The region of Tabuk is a popular destination for its marine tourism as it has many beaches and coasts. It also has an amazing desert with unique locations and cultural heritage landmarks which provide a mixture of adventure and leisure to the visitor. Historical monuments indicate to Tabuk being home to many Nations, such as the Aramean and Nabataeans. Human presence in the northern part of the Kingdom has been around for centuries as it’s been shown by evidenced in Tyma’s archaeological remains associated with Mesopotamia. Such rich history of Tabuk brings forth a rich cuisine as well. The traditional dishes and cuisines of Tabuk region vary depending on the different cultural environments. The cities have cuisines different from its villages and there are some cuisines which are specific to the coastal cities of Tabuk.
Al-Sileeq is one of the cuisines of Tabuk in the coastal cities. It is prepared by boiling the meat and taking out the meat when it is done so that the rice can be cooked in the broth without any other additions, except for the ghee until the rice is almost done. Some families may add some milk or cream to the rice. This dish is mostly made during special occasions.
Al-Marqouq also a delicious addition in the cuisines of Tabuk and is comprised of brown flour, water, ghee, and yoghurt or milk. It is made by kneading the flour and dividing the dough into thin discs. The discs are placed one after the other in a pot of boiling water. They are stirred with a stick and leftover heat until they are done. It is served in plates adding some local ghee and yoghurt or milk on the top.
Matazeez is very much like Al-Marqouq. It is one of the most popular traditional cuisines in several provinces, but mainly in Tabuk. It is made by cutting the brown dough into small circular pieces, but thicker than what is used in Al-Marqouq. The dough pieces are flattened and put in a pot containing Al-Kushnah, which consists of boiling water, meat pieces, and vegetables. Leaving the pot over heat until the dish is done.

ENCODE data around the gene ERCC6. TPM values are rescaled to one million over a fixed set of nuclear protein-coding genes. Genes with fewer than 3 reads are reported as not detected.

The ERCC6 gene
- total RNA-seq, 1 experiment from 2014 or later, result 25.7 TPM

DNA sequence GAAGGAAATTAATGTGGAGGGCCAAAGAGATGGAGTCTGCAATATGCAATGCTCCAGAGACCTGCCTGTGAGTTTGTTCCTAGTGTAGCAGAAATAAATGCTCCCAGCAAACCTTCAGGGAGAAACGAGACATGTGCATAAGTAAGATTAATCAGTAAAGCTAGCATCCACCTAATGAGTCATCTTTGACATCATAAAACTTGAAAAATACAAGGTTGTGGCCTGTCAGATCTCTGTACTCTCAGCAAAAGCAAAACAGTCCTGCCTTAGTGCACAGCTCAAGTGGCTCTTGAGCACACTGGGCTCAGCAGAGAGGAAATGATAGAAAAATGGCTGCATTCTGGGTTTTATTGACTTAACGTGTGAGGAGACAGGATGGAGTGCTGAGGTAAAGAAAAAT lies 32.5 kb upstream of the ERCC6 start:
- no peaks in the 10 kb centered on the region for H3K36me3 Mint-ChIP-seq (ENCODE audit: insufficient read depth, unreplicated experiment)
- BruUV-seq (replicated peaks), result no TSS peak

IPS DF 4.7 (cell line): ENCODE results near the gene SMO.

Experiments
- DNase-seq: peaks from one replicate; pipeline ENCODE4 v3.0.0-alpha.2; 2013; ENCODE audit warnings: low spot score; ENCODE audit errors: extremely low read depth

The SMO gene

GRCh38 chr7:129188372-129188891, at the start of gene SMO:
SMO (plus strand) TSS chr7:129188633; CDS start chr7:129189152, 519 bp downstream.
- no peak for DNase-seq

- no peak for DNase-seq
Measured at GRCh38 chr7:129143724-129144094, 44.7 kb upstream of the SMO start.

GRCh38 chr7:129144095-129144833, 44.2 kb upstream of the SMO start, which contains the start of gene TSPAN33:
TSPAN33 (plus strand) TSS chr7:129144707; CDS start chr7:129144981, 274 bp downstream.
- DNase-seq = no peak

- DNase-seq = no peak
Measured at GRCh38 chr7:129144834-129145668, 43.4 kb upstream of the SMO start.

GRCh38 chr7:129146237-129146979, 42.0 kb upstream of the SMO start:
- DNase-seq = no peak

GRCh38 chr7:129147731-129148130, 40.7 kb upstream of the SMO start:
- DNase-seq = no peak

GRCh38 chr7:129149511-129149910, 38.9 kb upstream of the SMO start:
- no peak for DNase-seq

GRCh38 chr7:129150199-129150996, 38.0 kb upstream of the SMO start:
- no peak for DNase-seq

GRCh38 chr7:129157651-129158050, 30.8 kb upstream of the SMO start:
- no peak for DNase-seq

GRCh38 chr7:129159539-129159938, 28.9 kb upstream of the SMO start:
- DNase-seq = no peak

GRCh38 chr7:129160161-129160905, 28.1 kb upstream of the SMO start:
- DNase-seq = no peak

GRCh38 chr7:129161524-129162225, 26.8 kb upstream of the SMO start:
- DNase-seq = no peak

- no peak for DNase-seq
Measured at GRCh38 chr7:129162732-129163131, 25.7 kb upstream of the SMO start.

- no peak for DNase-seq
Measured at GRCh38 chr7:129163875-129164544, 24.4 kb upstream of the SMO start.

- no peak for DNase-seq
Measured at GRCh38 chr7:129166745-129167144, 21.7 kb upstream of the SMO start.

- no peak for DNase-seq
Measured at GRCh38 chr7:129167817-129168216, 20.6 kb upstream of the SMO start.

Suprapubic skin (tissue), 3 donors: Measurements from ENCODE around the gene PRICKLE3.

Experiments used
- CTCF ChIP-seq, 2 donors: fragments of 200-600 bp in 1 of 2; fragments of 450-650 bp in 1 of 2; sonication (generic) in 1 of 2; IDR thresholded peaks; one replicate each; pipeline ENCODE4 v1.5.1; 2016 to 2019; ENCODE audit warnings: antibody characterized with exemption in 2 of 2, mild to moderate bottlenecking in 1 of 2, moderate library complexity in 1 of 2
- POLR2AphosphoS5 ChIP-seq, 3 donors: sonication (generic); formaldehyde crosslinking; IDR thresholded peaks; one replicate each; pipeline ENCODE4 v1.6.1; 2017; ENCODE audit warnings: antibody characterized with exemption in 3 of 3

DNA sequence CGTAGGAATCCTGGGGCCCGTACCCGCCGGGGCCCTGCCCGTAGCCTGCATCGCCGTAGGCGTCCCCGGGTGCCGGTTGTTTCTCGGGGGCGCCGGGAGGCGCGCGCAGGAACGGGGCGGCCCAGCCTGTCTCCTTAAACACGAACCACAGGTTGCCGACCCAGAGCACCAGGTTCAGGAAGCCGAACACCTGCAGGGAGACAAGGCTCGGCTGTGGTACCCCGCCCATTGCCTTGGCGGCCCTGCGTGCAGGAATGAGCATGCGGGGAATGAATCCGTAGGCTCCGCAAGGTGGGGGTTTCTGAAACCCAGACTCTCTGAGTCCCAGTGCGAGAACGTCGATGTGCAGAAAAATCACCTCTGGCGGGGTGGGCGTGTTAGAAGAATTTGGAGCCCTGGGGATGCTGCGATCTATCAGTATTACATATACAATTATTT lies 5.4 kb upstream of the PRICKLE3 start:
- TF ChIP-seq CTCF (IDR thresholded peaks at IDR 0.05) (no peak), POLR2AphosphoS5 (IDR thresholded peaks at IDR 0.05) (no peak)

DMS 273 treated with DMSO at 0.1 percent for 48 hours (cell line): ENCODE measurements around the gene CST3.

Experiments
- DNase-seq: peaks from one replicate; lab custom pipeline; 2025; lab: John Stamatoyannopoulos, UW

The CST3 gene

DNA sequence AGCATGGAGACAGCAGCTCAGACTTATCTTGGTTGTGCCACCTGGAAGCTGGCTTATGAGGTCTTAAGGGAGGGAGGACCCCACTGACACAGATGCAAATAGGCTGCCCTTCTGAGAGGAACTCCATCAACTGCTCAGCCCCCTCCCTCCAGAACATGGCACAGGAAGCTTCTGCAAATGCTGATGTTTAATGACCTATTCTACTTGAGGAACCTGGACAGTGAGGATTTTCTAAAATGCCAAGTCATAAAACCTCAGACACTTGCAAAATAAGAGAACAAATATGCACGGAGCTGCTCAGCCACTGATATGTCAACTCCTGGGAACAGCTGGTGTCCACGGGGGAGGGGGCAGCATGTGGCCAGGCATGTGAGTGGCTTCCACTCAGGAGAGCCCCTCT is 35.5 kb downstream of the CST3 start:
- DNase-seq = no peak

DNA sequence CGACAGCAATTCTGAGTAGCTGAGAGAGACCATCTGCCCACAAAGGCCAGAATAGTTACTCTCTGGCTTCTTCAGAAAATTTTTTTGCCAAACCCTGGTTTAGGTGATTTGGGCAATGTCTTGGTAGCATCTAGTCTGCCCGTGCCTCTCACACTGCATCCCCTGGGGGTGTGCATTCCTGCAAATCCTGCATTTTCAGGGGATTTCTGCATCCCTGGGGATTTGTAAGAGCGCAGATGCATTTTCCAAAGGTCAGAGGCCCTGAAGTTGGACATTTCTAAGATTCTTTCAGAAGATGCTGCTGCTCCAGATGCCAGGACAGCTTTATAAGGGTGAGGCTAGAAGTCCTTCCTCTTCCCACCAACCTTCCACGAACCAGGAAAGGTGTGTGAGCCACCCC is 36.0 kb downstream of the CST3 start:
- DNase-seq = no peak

Al-Mallah is made of brown flour. A large amount of flour is moulded and shaped into a cylindrical form similar to a car tire. The dough is then buried in a red-hot charcoal pit. It may even be put in a clean wet canvas bag and buried in the ash. After about one hour, the bread is cooked thoroughly when it gets brown. The bread is served with ghee, honey, local cheese, and dates, and enjoyed as a snack.
Al-Mandi is one of the oldest dish among all cuisines of Tabuk region and is even referred to as “Al-Haneeth” in other provinces. It is made by putting a whole lamb, either with or without rice in a glowing red-hot hole. The hole is covered to prevent steam from going out. After two hours, Al-Mandi is ready to be served. Often, it dish is prepared during hunting season so the meat is extremely fresh.
Al-Sayyadiah is one of the most famous dishes in the coastal cities of Tabuk and it consists of fish along with rice. It is prepared by cutting onions sautéing it in a large amount of oil until the onions become dark brown. The fish is sautéed in the same oil; hot water, spices, and rice are added, which will gain the brown colour. It’s left to be cooked. Often, Al-Sayyadiah is served with other dishes like fish kebabs.
Hospitality is an important part of Saudi culture and declining it is seen as an insult. Eat the the above-mentioned cuisines of Tabuk with the right hand because the left is considered unclean and impure.
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